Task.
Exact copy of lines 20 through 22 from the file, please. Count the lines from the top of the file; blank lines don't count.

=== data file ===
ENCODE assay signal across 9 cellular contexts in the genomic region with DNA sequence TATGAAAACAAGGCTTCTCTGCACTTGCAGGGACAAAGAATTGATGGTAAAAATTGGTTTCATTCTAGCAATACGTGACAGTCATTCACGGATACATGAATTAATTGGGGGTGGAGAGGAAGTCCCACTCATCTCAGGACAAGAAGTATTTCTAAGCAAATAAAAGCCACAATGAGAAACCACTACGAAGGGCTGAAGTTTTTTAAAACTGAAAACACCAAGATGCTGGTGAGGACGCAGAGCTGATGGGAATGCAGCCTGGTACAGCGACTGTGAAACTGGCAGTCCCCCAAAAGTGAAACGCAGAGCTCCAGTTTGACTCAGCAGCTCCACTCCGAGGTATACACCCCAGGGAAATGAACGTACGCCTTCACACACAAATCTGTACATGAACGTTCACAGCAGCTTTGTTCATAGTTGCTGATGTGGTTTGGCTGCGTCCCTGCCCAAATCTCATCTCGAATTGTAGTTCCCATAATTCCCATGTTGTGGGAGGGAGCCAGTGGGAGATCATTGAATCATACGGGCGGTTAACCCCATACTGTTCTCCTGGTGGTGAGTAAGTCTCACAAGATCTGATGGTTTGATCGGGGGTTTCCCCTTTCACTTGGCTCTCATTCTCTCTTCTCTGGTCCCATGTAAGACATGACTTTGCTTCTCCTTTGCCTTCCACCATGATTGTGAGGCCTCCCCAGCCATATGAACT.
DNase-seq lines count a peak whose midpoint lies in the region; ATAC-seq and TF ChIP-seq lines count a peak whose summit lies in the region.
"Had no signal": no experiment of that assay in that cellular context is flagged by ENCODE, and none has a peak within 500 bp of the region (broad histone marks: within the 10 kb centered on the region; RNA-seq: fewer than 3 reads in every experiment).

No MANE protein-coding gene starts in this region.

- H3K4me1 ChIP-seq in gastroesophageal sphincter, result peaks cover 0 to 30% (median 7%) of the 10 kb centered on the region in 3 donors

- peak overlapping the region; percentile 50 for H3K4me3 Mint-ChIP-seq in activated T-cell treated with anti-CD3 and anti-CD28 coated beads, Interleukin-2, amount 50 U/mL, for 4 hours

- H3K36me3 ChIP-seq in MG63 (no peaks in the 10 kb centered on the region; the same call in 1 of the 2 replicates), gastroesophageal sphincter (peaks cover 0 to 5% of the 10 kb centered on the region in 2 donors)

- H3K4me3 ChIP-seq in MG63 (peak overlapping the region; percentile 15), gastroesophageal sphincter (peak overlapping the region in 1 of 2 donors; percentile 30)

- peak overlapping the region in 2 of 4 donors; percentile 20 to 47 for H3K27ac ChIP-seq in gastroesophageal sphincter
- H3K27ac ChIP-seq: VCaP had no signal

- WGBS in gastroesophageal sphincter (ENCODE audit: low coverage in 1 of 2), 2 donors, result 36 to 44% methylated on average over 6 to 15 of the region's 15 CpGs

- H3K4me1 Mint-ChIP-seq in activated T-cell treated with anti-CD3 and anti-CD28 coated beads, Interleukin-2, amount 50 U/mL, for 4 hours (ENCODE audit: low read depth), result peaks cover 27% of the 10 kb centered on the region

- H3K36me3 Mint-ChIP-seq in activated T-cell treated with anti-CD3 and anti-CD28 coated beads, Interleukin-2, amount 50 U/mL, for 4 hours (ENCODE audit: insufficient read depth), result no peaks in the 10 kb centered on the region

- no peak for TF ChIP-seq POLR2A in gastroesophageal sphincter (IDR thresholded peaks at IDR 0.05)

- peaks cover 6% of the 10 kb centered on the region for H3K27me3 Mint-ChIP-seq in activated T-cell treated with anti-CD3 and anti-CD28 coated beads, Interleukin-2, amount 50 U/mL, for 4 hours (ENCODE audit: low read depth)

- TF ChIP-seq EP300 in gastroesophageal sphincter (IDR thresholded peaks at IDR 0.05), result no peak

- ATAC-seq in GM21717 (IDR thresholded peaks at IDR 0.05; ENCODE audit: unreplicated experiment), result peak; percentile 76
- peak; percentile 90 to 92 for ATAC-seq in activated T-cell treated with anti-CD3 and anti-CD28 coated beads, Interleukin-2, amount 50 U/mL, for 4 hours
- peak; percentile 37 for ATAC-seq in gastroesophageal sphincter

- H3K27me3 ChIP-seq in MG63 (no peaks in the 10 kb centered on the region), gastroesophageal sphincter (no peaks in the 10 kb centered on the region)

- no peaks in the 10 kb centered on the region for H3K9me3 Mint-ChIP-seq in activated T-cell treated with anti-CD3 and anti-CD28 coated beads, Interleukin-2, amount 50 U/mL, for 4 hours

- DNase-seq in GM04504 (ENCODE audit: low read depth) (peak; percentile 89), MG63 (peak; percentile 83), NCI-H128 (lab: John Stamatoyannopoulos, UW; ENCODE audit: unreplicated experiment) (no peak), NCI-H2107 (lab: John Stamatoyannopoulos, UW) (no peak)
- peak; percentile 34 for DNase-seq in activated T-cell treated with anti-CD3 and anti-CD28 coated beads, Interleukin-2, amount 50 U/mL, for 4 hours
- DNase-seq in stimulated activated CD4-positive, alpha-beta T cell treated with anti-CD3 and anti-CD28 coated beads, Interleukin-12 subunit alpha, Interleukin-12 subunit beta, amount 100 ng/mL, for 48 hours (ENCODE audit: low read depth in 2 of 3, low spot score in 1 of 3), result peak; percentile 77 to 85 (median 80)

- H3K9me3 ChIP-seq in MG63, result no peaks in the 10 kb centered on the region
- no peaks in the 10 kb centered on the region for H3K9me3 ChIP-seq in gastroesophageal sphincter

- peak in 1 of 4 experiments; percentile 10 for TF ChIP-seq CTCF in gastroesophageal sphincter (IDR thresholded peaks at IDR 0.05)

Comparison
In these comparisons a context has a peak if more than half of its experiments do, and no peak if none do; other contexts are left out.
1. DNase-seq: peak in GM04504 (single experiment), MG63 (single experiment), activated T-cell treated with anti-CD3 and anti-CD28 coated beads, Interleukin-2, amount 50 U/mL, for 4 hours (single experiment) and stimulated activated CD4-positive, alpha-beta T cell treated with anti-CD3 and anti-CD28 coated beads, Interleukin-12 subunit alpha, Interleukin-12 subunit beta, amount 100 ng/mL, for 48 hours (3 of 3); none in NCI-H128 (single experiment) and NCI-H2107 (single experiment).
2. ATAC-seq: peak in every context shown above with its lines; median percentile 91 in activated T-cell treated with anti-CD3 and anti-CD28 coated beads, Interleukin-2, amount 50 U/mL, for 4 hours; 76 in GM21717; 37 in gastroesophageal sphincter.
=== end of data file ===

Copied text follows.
- H3K27me3 ChIP-seq in MG63 (no peaks in the 10 kb centered on the region), gastroesophageal sphincter (no peaks in the 10 kb centered on the region)

- no peaks in the 10 kb centered on the region for H3K9me3 Mint-ChIP-seq in activated T-cell treated with anti-CD3 and anti-CD28 coated beads, Interleukin-2, amount 50 U/mL, for 4 hours

- DNase-seq in GM04504 (ENCODE audit: low read depth) (peak; percentile 89), MG63 (peak; percentile 83), NCI-H128 (lab: John Stamatoyannopoulos, UW; ENCODE audit: unreplicated experiment) (no peak), NCI-H2107 (lab: John Stamatoyannopoulos, UW) (no peak)